UI Regression Testing
UI testing is hard. So hard that most companies have a suite of QA teams devoted to testing new versions of their site. Yes we have unit tests, yes we have integration tests; but while these provide great assurances on the functionality of our code, they fail to ensure that a user will see what they expect. When components move around or colors change, users can become frustrated when presented with an unfamiliar interface.
UI Regression testing compares a screenshot of a given page to a baseline of what it should be, and outputs a diff image when applicable. When a difference is found, you have many options on how to proceed. You can set up your CI/CD pipeline so that the build fails, trigger a pager duty alert, or send a slack message to the team responsible.
In this post, I’ll be going over the tooling and setup of how we built our solution, and show how you can do it too!
Here’s what we used:
- Docker / docker-compose
- AWS S3
Docker provides a sandboxed environment and makes it easy to deploy this to our CI/CD pipeline. WebdriverIO allows us to control the headless browsers managed by Selenium, S3 stores our files (baseline images, diff outputs etc), and Blink-Diff is our image comparison tool (note that it’s an npm package).
- Download baseline images from S3
- Take screenshots of the local version of the site
- Test for any differences between the screenshot and baseline
- Upload any generated diff images
- Cleanup and alerting
Downloading the baseline images from S3 is simple. Whatever language you’re using, AWS likely has an API for it. Similarly, dockerizing your website should be fairly easy, though if you’re running a legacy site, it could be more involved. I won’t discuss how to do this since there are many articles and tutorials on this subject, and it’s very much platform specific based on your stack.
We’ll be using docker-compose with a couple pre-built images all set up to run Chrome and Firefox in Selenium.
Here’s the start of the docker-compose file that sets up the three services (one for each browser, and one that controls them). We’ll be adding to this file as we go on.
We set up our selenium hub and two browsers to run as their own service. The browsers connect to the hub on port
4444, which we then also expose in the hub service so that we can see what’s going on (this would be done by visiting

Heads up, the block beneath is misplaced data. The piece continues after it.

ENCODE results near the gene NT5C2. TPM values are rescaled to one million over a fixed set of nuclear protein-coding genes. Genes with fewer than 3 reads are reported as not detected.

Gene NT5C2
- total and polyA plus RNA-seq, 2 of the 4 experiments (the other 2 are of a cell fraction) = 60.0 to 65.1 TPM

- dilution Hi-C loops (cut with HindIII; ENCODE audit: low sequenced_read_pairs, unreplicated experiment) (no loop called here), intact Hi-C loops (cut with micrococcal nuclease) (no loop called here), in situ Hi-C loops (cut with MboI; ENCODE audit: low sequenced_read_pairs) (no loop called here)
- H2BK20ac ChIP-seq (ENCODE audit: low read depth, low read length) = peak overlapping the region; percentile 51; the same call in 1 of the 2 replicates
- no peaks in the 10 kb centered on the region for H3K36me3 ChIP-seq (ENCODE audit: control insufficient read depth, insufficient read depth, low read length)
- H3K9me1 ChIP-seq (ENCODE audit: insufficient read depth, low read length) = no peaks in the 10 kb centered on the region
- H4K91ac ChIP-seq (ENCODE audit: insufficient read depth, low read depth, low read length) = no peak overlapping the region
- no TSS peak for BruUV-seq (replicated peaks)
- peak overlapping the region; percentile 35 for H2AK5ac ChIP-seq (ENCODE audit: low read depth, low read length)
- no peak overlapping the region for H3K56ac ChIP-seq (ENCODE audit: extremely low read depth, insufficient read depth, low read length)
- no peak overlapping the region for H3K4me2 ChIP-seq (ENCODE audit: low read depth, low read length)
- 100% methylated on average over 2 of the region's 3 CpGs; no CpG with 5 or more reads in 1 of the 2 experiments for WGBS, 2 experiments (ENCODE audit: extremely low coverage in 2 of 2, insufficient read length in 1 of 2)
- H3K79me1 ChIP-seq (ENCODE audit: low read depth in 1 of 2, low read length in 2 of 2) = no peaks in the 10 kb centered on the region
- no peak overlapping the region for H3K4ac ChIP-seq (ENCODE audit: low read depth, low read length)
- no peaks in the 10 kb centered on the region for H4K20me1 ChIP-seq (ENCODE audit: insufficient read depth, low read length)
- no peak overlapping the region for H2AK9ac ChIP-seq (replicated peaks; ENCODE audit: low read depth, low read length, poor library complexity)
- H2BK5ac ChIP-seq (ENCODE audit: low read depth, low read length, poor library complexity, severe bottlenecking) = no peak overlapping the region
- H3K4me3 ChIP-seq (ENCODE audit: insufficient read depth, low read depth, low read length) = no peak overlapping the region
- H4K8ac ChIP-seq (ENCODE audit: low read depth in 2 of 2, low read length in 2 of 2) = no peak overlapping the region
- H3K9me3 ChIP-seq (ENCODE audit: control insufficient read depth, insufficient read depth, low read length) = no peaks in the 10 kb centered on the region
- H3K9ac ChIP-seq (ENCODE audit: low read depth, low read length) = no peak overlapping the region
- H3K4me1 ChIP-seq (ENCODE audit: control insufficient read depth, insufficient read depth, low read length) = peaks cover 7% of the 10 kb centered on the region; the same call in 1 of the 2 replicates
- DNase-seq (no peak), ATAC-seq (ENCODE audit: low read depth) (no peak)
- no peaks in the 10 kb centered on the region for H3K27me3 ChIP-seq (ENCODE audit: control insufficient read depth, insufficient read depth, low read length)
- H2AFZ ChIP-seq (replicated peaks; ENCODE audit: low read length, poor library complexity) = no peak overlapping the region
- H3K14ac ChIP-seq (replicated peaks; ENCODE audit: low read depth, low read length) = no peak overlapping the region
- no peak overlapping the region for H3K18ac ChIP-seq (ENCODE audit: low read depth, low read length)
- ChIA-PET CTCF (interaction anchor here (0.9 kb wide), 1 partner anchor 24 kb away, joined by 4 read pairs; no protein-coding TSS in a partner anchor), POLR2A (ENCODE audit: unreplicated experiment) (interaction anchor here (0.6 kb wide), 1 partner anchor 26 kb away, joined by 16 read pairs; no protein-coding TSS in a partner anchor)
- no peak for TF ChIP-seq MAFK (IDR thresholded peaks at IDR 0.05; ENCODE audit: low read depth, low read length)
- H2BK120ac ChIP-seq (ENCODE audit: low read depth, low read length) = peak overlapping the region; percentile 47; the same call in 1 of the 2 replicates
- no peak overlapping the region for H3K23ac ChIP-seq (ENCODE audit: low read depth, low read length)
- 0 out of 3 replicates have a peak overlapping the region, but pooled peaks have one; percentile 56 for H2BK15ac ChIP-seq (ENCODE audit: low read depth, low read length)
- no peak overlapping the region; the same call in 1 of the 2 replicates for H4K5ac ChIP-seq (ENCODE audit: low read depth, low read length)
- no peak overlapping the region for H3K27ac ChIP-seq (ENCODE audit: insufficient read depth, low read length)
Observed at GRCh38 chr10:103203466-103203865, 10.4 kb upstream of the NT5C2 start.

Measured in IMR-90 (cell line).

Adding your Site to docker-compose.yml
You’ll need to add your website as another service. This requires adding something like the below to your
docker-compose.yml. We define a new service called
app, and tell it to look in the folder
./webapp for its
Dockerfile for the service should copy over its files, install dependencies and start up its server.
build: ./app # build using the Dockerfile in the `app` folder
- "3000:3000" # expose port 3000 (The port the app runs on)
driver: none # hide logs
I expose port 3000 here so that when the service is running I can visit the site and make sure I’m able to hit it. Once this is verified you can remove this if you want.
Similarly, you’ll need to have another service for the actual testing process. This will involve running WebdriverIO, downloading and uploading files to and from S3, diff generation, as well as any other business logic specific to your needs. To get started, you’ll want to add something like the following to your
driver: none # turns of logs in your terminal
In here we specify that this service depends on selenium-hub so that selenium starts up before the testing service. You may need or want more control over only starting one service before another then this provides. Check out this docker documentation on how to do that.
Setting up WebdriverIO
WebdriverIO is pretty cool, but can be difficult to understand when first getting started. We’ll be using
wdio which is the test runner built into WebdriverIO, but it’s difficult to see where one ends and the other begins. To set it up run the following:
npm i -g @wdio/cli
You’ll then be asked a bunch of questions to set up your env. Below is an image of the questions you can expect to be asked.
This will generate a